Scottish origins of Halloween

Scottish origins of Halloween

Posted by Tartanista on 29th Mar 2022

During the last centuries, Halloween became massively popular in the United States and was celebrated by many countries all over the world, but only a few people are aware of its Celtic origins.

The Gaelic festival of Samhain, celebrated throughout Scotland, marked the culmination of summer and the end of the harvesting season. But for those living in Medieval Scotland, Samhain was more than just a harvesting festival.

It was believed by the Celts that on the last night of October, the boundary between the real world and the world of ghosts and fairies was at its weakness. As part of the festival, special bonfires, meant to have protective and cleansing powers were lit.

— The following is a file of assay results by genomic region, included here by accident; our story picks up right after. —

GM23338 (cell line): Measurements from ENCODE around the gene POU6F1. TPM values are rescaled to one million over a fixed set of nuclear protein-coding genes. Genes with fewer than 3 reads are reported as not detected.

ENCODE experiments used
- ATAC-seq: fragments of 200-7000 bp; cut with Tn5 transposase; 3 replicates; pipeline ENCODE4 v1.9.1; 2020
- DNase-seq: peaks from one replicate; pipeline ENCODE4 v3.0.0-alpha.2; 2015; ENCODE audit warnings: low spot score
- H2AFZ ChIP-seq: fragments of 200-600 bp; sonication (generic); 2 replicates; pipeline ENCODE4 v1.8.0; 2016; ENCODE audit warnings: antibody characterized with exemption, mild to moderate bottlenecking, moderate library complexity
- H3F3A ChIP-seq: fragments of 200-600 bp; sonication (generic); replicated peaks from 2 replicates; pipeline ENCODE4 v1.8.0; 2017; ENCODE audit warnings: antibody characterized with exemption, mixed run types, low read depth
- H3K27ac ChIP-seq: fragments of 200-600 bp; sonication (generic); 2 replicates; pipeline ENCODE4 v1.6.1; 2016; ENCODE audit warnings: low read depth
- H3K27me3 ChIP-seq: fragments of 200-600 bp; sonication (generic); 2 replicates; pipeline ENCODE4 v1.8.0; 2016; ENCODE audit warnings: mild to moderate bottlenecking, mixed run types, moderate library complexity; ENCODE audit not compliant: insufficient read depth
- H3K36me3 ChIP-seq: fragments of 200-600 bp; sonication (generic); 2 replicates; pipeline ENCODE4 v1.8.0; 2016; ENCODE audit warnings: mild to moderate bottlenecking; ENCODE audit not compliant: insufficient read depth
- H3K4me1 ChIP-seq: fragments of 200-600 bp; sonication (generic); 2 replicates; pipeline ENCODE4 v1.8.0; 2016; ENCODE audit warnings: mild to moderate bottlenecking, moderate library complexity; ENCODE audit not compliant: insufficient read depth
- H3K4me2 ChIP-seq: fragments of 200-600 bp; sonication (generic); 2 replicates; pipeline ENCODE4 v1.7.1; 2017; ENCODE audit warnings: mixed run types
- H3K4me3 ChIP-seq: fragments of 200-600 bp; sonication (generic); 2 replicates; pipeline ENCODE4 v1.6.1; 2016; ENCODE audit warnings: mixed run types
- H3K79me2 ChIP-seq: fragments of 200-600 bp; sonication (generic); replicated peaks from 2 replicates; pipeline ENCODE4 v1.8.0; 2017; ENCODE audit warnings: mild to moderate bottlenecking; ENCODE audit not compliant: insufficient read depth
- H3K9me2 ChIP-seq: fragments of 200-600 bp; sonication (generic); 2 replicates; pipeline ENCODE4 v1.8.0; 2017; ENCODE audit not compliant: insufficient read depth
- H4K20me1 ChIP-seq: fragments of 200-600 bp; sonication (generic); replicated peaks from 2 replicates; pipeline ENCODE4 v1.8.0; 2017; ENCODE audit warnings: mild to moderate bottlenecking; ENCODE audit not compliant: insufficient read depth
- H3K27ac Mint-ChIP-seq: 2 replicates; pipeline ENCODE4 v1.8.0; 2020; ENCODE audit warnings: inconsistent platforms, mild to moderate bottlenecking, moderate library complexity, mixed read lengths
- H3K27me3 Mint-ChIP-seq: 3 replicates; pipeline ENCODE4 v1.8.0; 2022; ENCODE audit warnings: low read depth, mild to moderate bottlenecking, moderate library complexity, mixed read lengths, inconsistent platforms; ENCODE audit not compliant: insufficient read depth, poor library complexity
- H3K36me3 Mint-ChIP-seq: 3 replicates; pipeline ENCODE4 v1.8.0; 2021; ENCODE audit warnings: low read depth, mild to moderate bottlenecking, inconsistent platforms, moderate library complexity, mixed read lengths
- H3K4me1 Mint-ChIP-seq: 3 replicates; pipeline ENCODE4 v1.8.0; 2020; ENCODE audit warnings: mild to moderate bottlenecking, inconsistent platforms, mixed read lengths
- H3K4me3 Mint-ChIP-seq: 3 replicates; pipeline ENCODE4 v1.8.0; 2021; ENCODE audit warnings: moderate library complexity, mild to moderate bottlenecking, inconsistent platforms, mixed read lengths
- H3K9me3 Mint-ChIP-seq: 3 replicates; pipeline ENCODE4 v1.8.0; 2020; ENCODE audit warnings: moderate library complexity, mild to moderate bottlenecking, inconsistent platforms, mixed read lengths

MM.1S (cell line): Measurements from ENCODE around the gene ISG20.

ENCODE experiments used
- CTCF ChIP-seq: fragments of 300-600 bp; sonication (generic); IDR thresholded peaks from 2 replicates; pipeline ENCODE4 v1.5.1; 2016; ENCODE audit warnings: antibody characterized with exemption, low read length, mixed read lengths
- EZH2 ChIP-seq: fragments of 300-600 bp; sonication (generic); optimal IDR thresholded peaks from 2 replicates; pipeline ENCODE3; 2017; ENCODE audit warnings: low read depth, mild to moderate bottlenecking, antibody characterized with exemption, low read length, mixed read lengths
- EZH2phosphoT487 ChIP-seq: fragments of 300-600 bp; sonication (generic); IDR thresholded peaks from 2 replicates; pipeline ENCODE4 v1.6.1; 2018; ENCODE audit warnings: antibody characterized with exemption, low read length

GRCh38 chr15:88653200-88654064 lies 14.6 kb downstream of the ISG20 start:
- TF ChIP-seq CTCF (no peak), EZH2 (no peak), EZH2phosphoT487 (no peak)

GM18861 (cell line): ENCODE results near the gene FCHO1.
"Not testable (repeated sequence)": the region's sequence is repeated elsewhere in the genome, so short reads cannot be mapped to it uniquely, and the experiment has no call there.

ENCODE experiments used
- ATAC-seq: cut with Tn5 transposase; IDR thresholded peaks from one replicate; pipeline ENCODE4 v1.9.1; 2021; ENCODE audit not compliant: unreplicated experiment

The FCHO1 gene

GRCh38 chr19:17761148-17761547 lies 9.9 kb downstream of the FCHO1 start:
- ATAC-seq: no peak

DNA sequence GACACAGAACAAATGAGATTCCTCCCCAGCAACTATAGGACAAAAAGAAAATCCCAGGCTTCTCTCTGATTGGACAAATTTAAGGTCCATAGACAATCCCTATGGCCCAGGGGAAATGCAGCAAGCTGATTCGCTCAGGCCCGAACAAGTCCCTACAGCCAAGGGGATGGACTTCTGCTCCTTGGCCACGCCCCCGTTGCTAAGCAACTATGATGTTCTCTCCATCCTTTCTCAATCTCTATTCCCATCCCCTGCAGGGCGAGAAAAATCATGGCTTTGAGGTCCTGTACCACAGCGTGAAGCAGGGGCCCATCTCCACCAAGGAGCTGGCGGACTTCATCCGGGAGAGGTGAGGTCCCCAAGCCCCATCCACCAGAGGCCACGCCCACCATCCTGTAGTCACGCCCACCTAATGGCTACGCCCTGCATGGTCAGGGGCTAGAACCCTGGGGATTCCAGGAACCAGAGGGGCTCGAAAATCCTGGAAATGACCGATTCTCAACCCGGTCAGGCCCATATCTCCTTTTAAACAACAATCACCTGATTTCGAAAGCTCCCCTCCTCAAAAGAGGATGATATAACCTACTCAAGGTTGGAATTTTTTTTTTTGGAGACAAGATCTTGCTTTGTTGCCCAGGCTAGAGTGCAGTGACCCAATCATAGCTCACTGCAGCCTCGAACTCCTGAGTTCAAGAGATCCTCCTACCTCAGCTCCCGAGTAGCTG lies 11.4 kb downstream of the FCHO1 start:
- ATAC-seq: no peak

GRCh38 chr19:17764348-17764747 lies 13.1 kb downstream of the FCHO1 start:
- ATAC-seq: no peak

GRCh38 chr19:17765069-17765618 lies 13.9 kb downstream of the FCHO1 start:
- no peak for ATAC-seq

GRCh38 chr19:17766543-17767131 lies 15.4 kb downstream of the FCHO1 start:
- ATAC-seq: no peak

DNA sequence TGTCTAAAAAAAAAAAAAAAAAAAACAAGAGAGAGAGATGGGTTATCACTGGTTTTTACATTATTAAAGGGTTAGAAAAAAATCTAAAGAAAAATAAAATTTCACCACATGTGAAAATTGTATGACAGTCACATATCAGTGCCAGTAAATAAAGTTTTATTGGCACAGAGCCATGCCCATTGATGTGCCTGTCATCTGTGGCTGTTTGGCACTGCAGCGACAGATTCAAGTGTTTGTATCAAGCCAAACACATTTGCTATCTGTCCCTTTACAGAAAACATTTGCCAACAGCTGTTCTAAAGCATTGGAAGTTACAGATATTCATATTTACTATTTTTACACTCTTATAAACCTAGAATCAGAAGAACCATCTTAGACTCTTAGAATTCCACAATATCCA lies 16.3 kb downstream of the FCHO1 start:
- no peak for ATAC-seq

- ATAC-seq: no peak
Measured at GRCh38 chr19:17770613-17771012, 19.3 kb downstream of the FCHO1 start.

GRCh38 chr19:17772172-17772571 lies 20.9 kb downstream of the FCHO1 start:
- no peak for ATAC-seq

One of the most famous Scottish Halloween traditions during those times was carving turnips to create lanterns which were meant to keep evil spirits away. With time, turnips were replaced by the already famous Halloween pumpkin, which is considerably easier to carve. However, for many Scots, the scent of burning turnips still represents the unmistakable scent of Halloween.

The “trick and treat” tradition didn't exist during Medieval times, although children were dressing up and pretending to be evil spirits. The reason they were dressing up as evil spirits like ghosts and witches was so they could venture out safely without being recognised as human beings by wicked ghosts.

Back then, children had to perform a “trick” by singing a song or reciting a poem to their neighbours, before being rewarded with apples or nuts, which is how the tradition started.